Change / transformation Leadership Management / Strategy

A football legend’s game plan to transforming your business

We talk a good game about change and transformation here at the Business Learning Institute, but we’re no Barry Alvarez.

In 1990, Alvarez took over as head coach for a University of Wisconsin football team that hadn’t had a winning season since 1984 — and had won only seven Big Ten Conference games during that entire span. Three years later, his Badgers went 10-1-1, finished the year as the nation’s sixth-best team, and beat UCLA in the Rose Bowl. They’ve been perennial winners ever since.

How’s THAT for transformation?

Today, Alvarez serves as Wisconsin’s athletic director, but he is still credited with being the driving force behind the Badgers’ transformation. And his philosophies on leadership go well beyond the football field.

“Barry Alvarez isn’t an athletic director,” says Allan Koltin, CEO of Koltin Consulting Group in Chicago, “he’s a transformer of business.”

That’s why Koltin and the rest of the organizers of the 2016 Winning Is Everything conference in Las Vegas picked Alvarez to keynote the event.

And Alvarez didn’t disappoint. His address was packed with punchy strategic one-liners that could have been culled from the pages of Harvard Business Review. Most of them boiled down to a central theme:

Transforming your business starts with transforming your culture.

To that end, Alvarez has plenty of advice.

  • There's no one-size-fits-all plan to leadership. Be yourself and work your plan. Those who buy into that plan will work their tails off for you. Those who don’t will shake out. Either way, your organization is stronger as a result.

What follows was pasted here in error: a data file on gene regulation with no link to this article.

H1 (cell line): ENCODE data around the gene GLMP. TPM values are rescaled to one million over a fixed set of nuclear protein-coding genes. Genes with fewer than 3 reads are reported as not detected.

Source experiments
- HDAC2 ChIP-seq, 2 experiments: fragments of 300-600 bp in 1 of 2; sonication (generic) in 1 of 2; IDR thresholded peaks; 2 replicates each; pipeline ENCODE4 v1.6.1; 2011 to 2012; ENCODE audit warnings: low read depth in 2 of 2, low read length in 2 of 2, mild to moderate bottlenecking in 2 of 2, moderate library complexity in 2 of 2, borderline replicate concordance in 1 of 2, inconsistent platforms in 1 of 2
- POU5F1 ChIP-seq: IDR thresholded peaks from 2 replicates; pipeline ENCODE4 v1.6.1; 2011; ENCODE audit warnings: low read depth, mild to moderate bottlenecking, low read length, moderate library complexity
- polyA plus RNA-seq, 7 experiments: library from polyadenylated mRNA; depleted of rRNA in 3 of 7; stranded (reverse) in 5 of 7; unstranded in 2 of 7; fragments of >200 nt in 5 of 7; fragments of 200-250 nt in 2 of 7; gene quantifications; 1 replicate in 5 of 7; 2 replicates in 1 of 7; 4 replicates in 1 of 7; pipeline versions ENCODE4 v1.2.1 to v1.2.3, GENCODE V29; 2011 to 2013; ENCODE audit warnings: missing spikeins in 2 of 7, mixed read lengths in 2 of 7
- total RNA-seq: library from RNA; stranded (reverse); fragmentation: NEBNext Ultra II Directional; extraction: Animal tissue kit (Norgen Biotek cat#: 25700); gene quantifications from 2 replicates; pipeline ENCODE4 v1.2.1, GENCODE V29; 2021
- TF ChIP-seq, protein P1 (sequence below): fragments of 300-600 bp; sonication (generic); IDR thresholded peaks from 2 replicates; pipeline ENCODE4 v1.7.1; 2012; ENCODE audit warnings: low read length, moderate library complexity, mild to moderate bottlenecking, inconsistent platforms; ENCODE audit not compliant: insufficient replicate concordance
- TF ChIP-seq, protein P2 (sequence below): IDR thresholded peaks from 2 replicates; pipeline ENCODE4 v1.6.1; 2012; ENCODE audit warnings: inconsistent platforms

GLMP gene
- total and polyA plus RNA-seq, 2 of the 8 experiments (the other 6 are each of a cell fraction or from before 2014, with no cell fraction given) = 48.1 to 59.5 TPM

• Make sure your team's roles are clearly defined. For the team to succeed, each player must play his or her part. And remember that every job is important, from the C-suite to the cafeteria staff. Remember the story about the NASA janitor? As the legend goes, President Johnson was visiting Cape Canaveral in the mid-1960s when he encountered a janitor cleaning the floor. LBJ asked the man what he was doing. “I’m helping put a man on the moon,” he replied. True or not, the story has a point: We’re all in this together. Everyone has a role to play. One loose screw can derail the whole thing.
  • If you do the right things off the field, you'll succeed on the field. Preparation, work ethic, education and training, a mindset devoted to doing the right thing — they’re all as important as what you do between the lines. As the old saying goes, failing to prepare is preparing to fail.
  • Recognition works. It's not hard to recognize your people for the work they do ... and they'll kill or die for you when you do. “It doesn’t take much to show your people you appreciate them,” Alvarez said.
  • Positivity works, too. “If you don’t believe you’re going to win the game, you don’t have much of a chance,” Alvarez said. Put another way, courtesy of Henry Ford: “Whether you think you can or you think you can’t, you’re right.”
  • Maintaining a winning program is just as hard — if not harder — than building one. Change is constant. Our change must be up to the task.
  • Perhaps most important: Do your people fit your culture? Hire for culture first. You can teach them the technical stuff, but you can’t teach them how to fit in. “Stop looking for GPA,” Alvarez said. “Start looking for F-I-T.”

Great advice, and well worth heeding. Our success going forward will depend less on technical skills and more on our people, our teams, and our cultures.

Game on.


William D. Sheridan